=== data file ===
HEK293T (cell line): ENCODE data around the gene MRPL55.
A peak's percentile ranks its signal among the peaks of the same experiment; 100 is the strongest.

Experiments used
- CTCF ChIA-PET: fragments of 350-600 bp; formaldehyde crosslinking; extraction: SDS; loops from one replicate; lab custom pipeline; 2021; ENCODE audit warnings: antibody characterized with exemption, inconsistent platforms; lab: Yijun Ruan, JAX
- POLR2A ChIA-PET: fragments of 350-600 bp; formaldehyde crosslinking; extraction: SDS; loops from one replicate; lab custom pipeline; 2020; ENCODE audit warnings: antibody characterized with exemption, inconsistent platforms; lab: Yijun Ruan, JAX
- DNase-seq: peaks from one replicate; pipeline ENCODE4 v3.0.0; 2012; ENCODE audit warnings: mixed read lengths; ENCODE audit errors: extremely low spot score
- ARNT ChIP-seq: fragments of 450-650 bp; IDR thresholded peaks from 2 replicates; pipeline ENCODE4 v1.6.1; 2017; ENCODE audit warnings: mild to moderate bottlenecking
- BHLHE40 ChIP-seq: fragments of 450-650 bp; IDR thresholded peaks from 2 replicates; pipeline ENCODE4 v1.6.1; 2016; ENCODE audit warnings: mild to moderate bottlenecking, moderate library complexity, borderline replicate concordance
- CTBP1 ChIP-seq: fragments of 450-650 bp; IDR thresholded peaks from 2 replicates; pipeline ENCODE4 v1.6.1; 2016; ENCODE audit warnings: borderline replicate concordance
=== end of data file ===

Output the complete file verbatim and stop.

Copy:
HEK293T (cell line): ENCODE data around the gene MRPL55.
A peak's percentile ranks its signal among the peaks of the same experiment; 100 is the strongest.

Experiments used
- CTCF ChIA-PET: fragments of 350-600 bp; formaldehyde crosslinking; extraction: SDS; loops from one replicate; lab custom pipeline; 2021; ENCODE audit warnings: antibody characterized with exemption, inconsistent platforms; lab: Yijun Ruan, JAX
- POLR2A ChIA-PET: fragments of 350-600 bp; formaldehyde crosslinking; extraction: SDS; loops from one replicate; lab custom pipeline; 2020; ENCODE audit warnings: antibody characterized with exemption, inconsistent platforms; lab: Yijun Ruan, JAX
- DNase-seq: peaks from one replicate; pipeline ENCODE4 v3.0.0; 2012; ENCODE audit warnings: mixed read lengths; ENCODE audit errors: extremely low spot score
- ARNT ChIP-seq: fragments of 450-650 bp; IDR thresholded peaks from 2 replicates; pipeline ENCODE4 v1.6.1; 2017; ENCODE audit warnings: mild to moderate bottlenecking
- BHLHE40 ChIP-seq: fragments of 450-650 bp; IDR thresholded peaks from 2 replicates; pipeline ENCODE4 v1.6.1; 2016; ENCODE audit warnings: mild to moderate bottlenecking, moderate library complexity, borderline replicate concordance
- CTBP1 ChIP-seq: fragments of 450-650 bp; IDR thresholded peaks from 2 replicates; pipeline ENCODE4 v1.6.1; 2016; ENCODE audit warnings: borderline replicate concordance